Well, it’s a very global market. You know, so there are producers in Asia, in Europe and the US. I would normally look it at in that way, I think it is very global market and the customers will come to all of the suppliers with their bid request, that’s right about 90 days behind what it would in a normal year. So, that will happen in the next 60 days, everyone will bid and then the customers will tell us what share we got how many tons and production plans will get laid and where and when. And then, after that I would think like the electrode book building will gain some real steam, just because as we said in the earlier call, we don’t see the trade with excess needle coke or excess electrodes. There is always the one-off customer that’s got to buy to a one site. But when you look at the world, it’s a very lean supply chain which I think is a healthy supply chain.

Michael Gambardella – JP Morgan

And how much switching would you see with customers on needle coke sourcing?

Craig Shular

Well, it’s early to tell too early to tell for 2012. I mean, historically you know, it’s price and quality and the value you bring. And if either of those get too far away, then the customer will switch.

Michael Gambardella – JP Morgan

And very last question, seriously. Did you see any mix change in your electrode business or do you expect any in the fourth quarter.

Craig Shular

No, pretty normal. Actually, you know, as I said, kind of recap in this year, obviously recovery has been slower than everyone would like or even anticipate in fact at the beginning of the year. But net-net, you know, record sales for us second best EBITDA ever, I don’t see any big switch in the mix. I like the book that was built this year, disappointed with the price because, you know, as we all talked on our calls, our cost has gone up this year. But as I look forward to 2012 Mike, actually you know, you’re working through with issues, I see global steel probably running about 5% higher production tons next year than this year.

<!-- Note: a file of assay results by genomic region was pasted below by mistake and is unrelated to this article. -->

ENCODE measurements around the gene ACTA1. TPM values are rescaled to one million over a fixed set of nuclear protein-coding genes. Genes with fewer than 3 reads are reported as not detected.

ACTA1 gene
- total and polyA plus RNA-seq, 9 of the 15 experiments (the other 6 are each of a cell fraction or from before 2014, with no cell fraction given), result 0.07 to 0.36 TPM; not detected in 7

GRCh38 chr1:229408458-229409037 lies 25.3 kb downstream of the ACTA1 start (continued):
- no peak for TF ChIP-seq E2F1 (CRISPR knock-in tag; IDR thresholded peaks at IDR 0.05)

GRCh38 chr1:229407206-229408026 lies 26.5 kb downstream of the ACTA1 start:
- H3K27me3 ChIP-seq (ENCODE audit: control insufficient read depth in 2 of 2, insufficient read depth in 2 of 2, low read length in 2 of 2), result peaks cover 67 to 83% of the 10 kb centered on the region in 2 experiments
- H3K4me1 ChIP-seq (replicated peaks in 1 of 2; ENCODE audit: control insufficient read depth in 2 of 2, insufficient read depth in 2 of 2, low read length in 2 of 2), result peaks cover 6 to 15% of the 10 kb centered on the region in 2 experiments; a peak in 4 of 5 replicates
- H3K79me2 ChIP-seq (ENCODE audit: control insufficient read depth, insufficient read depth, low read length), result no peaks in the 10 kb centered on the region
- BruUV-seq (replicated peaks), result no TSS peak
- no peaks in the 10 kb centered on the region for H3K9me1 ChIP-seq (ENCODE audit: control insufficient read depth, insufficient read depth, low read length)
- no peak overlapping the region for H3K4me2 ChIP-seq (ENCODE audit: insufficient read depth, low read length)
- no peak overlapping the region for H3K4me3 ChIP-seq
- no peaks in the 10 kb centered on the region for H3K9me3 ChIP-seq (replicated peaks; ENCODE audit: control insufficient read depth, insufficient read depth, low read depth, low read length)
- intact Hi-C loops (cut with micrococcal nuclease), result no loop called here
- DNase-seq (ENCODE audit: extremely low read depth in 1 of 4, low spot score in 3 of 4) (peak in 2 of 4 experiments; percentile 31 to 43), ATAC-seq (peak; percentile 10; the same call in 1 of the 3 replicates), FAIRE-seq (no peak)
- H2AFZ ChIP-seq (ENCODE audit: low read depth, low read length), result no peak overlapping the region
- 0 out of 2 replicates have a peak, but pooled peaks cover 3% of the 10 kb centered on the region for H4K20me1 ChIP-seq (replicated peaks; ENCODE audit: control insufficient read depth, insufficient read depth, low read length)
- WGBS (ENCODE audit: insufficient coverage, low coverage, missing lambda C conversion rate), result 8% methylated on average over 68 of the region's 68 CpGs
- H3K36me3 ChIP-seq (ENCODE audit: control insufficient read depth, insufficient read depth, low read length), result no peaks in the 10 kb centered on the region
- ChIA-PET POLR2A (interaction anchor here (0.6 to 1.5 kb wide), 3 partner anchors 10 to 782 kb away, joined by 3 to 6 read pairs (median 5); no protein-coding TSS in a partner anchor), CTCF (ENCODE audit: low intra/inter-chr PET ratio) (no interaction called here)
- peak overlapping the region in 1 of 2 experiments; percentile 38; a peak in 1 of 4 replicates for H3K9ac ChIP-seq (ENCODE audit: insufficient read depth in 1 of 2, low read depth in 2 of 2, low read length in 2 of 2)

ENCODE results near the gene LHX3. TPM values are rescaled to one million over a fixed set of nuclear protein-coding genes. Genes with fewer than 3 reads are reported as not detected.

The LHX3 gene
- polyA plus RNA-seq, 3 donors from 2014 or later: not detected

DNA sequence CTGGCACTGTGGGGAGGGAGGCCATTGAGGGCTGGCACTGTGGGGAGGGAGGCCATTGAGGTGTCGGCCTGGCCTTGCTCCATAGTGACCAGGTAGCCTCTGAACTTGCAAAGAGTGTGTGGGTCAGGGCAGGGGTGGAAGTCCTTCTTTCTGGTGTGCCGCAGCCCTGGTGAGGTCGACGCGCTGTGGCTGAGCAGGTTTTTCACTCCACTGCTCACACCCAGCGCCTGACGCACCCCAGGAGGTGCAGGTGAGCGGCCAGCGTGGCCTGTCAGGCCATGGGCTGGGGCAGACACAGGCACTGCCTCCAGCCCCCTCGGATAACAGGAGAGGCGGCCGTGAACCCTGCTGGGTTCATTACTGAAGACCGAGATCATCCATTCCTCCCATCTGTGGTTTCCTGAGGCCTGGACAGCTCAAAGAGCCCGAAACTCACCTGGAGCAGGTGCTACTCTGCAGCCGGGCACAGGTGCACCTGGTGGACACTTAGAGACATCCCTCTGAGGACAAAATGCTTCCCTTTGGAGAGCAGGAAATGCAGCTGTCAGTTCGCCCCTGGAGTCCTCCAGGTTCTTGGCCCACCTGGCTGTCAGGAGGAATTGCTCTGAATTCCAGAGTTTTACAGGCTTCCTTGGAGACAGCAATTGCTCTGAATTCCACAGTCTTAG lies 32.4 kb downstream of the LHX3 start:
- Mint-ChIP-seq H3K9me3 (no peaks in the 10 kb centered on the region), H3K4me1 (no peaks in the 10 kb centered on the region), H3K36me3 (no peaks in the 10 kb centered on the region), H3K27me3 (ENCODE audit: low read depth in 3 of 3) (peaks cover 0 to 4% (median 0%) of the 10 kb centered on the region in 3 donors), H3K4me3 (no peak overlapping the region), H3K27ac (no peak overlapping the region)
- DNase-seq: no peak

And I even see and I’m sure you probably see it Mike, you know there has been a lot of blast furnaces that have been closed or slowed down the last six months. And that’s usually environment where EAF the lower cost producer, the green producer if you will kind of fares even better. So, I don’t know, if total steel does 5% next year improvement and maybe EAF is even a little bit better than that because of the dynamics.

Michael Gambardella – JP Morgan

Okay. Thanks a lot Craig.

Craig Shular

Thank you, sir.

Operator

Your next question comes from Mark Parr with Keybanc Capital.

Craig Shular

Good morning Mark, how are you today?

Mark Parr – Keybanc Capital

Hi Craig, doing okay. Staying dry.

Craig Shular

You know, a wet day here in Cleveland.

Mark Parr – Keybanc Capital

Once again, you know, we never seemed to have and I also wanted to add my congratulations and nice quarter.

Craig Shular

Thank you sir, I’m very pleased with the changed performance obviously three new sets of teenage coming in, great integration, everybody hit their numbers. And you know, we all know the backdrop is a very challenging volatile global economy that we’re all servicing.

Mark Parr – Keybanc Capital

Well, I’ve got a couple of questions here around there. Yeah, you said guidance commentary for the third quarter you called it 70 million to 75 million. And I’m just curious, when you set that, you know, this extra you know, $4 million to $5 million that kind of you know, this cost had seemed to show up in the P&L, additional purchase accounting. Was that $4 million to $5 million in your thought process on the $70 million to $75 million?

Craig Shular

Yeah, that was pretty much in our range. So, that wasn’t a surprise. I think where we came out ahead a bit I think sales came in a little bit better. I think our operating grade and absorption of period cost payment a bit better. And then, you know, the 1,000 of other things that have to happen in the quarter that seemed to deliver on. So, they got shipments out the door, they are lean signal program, they hit some cost savings. So, in this volatile economy, that pains in a lot of things right to meet these numbers.

Mark Parr – Keybanc Capital